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Analysis

UK General Election:
Historical performance in election years

Disclaimer: This article is an educational guide to CFD trading and the financial markets and should not be considered as advice. Trading CFDs is high risk. Always ensure you understand the potential risks and rewards associated with trading before you trade.

Financial markets in election years

Although CFD traders tend to deal in short-term market movements, understanding longer-term trends is still important for anyone active in financial markets. 2024 is a major election year all around the world, with elections in the EU, USA and UK. Traders can look to past election years to get an idea of how markets may perform, but it is important to remember, especially for more distant elections, that underlying fundamental factors have changed considerably.

 

Fair comparisons

Since 1987, there have been ten general elections in the UK. In that time, the country has changed dramatically in terms of its economy, population, age, and political situation, making it hard to draw comparisons across longer periods. For this reason, when looking at past election performance, it’s best to look as closely as possible. Current opinion polling suggests a large Labour majority. In terms of vote share, the most comparable past election is the 1997 Labour landslide, when Tony Blair swept to power after nearly twenty years of Conservative rule. In 1997, stock markets surged in the six months leading up to the election, barely moved on the following day, and performed strongly for the rest of the year. But can CFD traders expect the same pattern this time around?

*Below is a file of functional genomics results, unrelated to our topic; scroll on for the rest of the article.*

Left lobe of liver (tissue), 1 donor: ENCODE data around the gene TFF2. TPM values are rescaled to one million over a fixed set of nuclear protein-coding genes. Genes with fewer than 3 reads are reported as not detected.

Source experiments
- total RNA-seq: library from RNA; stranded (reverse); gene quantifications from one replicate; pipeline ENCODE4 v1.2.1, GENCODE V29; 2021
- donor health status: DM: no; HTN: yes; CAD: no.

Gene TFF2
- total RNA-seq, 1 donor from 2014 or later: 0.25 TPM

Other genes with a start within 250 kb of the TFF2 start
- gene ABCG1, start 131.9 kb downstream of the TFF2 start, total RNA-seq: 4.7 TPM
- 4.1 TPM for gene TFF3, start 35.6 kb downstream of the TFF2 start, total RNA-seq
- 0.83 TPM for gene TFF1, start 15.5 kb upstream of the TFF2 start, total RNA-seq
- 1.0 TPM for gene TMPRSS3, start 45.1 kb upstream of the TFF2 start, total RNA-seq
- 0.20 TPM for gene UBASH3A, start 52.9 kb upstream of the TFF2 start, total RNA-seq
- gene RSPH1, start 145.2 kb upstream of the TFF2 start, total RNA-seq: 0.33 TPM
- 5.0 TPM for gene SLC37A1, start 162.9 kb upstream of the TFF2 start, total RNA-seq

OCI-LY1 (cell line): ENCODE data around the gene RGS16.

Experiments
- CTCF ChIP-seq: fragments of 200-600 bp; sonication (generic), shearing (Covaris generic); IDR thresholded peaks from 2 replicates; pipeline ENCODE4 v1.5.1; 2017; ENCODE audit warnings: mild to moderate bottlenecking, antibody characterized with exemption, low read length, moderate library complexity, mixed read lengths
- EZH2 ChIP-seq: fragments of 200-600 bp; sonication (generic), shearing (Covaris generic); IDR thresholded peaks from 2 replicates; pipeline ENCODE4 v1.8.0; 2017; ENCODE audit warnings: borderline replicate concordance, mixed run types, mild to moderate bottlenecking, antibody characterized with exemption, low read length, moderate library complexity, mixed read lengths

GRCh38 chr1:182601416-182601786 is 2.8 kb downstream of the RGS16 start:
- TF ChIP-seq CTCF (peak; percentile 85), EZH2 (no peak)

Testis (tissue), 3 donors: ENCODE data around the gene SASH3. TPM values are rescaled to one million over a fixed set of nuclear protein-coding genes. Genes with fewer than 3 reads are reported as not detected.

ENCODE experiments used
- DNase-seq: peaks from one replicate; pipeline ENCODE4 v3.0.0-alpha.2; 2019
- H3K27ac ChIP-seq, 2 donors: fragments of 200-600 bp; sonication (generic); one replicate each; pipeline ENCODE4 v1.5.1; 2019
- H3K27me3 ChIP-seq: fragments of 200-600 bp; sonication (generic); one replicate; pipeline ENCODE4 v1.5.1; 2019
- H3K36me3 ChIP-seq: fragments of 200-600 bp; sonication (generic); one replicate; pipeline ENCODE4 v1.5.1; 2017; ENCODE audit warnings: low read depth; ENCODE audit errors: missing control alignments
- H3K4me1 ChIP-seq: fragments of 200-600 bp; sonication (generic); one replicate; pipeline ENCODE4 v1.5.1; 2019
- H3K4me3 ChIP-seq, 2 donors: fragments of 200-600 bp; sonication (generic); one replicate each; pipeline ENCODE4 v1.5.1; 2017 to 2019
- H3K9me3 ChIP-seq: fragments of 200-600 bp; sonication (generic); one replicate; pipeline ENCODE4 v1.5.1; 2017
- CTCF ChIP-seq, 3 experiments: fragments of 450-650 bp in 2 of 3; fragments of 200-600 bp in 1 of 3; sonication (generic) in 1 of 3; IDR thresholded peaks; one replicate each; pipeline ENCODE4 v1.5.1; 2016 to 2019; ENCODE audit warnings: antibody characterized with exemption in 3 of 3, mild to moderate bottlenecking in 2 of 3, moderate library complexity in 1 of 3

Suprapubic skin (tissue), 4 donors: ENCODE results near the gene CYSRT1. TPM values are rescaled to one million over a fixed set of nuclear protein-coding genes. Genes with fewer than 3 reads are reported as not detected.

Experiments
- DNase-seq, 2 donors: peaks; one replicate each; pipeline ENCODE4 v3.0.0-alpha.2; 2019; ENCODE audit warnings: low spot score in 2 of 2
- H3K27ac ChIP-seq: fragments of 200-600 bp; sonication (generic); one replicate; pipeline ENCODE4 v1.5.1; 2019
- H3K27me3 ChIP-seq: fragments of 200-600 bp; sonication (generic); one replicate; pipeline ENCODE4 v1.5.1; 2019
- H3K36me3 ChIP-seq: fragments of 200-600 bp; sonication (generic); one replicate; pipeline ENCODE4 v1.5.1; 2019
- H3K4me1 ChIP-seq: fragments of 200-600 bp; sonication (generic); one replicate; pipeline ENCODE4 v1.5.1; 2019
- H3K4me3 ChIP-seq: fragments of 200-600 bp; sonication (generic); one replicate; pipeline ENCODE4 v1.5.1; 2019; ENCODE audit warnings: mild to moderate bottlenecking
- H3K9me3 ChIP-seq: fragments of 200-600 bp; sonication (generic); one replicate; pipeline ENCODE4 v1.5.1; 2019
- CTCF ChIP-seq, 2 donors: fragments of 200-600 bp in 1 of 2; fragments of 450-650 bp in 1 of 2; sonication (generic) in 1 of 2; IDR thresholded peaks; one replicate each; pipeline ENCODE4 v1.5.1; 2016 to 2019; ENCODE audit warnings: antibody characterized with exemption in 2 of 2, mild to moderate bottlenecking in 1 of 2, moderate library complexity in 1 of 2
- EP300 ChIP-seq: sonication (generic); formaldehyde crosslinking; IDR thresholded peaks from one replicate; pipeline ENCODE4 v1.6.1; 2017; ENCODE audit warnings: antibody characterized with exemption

1997: A similar election, a similar country?

The differences between 1997 and 2024 are stark. In 1997, the British economy enjoyed a multi-year run of significant growth in GDP per capita, strong productivity gains, and maintained a positive trade balance. The FTSE100 was up more than 120% from its low in the brief 1990 recession, and the UK national deficit was falling from its 1990s high, still benefitting from the long period of surplus in the 1980s. The UK formed part of the European Union, and roughly a similar number of people who left the country each year, arrived. All this allowed Blair to run on a broadly pro-business, economically liberal platform, while still raising spending on social services.

2024: Economic difficulties

Today, the UK has record levels of national debt, government spending is far higher than at any point in the 1990s, and the trade deficit is over £4 billion. Manufacturing’s share of the economy has fallen from around 15% to a little over 8%. The UK has left the European Union, and since 2019 has experienced the highest levels of immigration in its history, mostly from outside of the EU. Compared to the 1997 election, there is little room for increases in government spending and social programs that characterised Blair’s Labour. These long-term, fundamental trends are negative for markets and will produce significant challenges for the new government. Even so, some analysts believe UK stocks are undervalued, making the market impact of a Labour win unclear.

 

Long-term examples